A powerful and underappreciated ally in the climate crisis? Fungi

(The Guardian, 30 Nov 2021) Mycorrhizal fungal networks are a major global carbon sink. When we destroy them, we sabotage our efforts to limit global heating.

If we want to tackle the climate crisis, we need to address a global blindspot: the vast underground fungal networks that sequester carbon and sustain much of life on Earth.

Fungi are largely invisible ecosystem engineers. Most live as branching, fusing networks of tubular cells known as mycelium. Globally, the total length of fungal mycelium in the top 10cm of soil is more than 450 quadrillion km: about half the width of our galaxy. These symbiotic networks comprise an ancient life-support system that easily qualifies as one of the wonders of the living world.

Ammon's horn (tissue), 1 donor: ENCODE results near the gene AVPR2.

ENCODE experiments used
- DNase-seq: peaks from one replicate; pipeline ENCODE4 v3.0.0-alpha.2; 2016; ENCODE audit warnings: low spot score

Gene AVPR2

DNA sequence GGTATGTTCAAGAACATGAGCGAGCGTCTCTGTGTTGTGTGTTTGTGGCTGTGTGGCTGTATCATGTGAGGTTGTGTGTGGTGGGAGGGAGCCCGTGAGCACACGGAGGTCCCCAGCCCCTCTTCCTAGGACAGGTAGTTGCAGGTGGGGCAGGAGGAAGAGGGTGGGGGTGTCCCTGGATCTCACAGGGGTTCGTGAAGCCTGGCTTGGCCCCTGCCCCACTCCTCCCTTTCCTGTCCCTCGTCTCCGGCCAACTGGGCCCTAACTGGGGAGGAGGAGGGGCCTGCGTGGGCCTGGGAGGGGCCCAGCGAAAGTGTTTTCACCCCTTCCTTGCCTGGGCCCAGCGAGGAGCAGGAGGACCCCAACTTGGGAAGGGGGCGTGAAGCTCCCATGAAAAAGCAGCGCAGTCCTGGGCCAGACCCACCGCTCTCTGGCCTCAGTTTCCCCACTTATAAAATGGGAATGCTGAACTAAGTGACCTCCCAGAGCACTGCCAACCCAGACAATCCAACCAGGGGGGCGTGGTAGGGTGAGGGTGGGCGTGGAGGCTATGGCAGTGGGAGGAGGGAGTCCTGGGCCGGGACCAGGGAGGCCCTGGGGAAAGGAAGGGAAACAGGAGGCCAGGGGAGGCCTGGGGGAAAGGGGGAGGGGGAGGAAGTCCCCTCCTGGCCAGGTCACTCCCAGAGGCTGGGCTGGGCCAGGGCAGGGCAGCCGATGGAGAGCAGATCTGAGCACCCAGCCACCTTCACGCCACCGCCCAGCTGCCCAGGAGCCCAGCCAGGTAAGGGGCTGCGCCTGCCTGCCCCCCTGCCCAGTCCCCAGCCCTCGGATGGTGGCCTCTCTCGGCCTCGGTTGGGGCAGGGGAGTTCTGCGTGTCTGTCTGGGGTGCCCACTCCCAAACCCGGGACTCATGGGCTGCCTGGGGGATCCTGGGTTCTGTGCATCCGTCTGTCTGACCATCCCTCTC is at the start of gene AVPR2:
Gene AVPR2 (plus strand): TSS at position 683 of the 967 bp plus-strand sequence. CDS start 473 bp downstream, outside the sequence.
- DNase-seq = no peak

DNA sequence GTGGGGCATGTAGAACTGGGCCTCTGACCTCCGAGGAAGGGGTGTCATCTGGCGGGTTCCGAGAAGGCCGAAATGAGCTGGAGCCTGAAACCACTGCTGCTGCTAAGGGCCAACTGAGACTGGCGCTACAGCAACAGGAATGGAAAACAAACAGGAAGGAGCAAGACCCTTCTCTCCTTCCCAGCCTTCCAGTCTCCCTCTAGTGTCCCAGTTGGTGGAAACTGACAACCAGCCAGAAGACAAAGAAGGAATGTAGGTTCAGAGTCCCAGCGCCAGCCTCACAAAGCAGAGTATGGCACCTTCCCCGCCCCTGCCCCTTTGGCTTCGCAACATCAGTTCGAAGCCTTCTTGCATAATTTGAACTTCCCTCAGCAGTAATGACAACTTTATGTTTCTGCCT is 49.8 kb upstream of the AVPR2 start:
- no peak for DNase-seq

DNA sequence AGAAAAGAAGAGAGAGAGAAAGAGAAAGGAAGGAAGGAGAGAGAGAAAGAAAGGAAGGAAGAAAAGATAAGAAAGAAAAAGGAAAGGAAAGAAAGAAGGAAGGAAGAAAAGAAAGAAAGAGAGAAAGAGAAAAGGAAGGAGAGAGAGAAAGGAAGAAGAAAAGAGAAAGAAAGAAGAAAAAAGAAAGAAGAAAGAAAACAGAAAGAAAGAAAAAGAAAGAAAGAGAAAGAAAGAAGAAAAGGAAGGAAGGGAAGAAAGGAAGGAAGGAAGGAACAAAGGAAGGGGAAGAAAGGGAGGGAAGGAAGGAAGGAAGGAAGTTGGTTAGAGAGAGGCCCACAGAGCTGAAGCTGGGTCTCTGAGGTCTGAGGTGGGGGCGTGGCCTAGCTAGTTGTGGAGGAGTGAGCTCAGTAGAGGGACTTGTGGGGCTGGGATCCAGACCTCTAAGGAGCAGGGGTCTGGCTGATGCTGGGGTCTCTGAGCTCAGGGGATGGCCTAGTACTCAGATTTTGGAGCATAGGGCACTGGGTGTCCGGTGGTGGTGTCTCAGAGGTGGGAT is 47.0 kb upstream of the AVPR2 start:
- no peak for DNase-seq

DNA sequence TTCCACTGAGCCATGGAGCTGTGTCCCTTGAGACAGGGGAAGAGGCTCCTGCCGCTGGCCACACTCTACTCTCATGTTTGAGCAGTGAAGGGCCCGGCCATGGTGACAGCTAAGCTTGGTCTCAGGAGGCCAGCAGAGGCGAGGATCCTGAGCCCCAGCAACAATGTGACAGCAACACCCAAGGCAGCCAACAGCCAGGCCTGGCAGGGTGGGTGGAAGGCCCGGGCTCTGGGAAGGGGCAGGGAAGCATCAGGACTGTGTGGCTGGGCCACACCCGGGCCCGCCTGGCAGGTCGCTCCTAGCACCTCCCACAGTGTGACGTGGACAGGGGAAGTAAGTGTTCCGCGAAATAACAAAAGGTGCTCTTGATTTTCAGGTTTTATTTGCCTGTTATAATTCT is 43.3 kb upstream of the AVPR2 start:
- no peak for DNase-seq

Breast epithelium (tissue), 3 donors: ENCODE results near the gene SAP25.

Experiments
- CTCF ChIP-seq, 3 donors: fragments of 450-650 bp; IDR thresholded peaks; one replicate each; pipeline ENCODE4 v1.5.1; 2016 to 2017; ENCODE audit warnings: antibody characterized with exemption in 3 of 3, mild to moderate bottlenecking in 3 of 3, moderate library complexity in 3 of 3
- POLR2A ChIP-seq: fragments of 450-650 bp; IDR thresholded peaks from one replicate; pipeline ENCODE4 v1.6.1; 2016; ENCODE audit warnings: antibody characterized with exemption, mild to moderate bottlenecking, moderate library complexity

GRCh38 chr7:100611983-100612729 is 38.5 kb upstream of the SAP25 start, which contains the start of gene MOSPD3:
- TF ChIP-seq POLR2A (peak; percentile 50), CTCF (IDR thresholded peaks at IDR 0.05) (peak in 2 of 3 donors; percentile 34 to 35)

Through fungal activity, carbon floods into the soil, where it supports intricate food webs – about 25% of all of the planet’s species live underground. Much of it remains in the soil, making underground ecosystems the stable store of 75% of all terrestrial carbon. But climate change strategies, conservation agendas and restoration efforts overlook fungi and focus overwhelmingly on aboveground ecosystems. This is a problem: the destruction of underground fungal networks accelerates both climate change and biodiversity loss and interrupts vital global nutrient cycles. These networks should be regarded as a global public good to be mapped, protected and restored as a matter of urgency.

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The Guardian, 30 Nov 2021: A powerful and underappreciated ally in the climate crisis? Fungi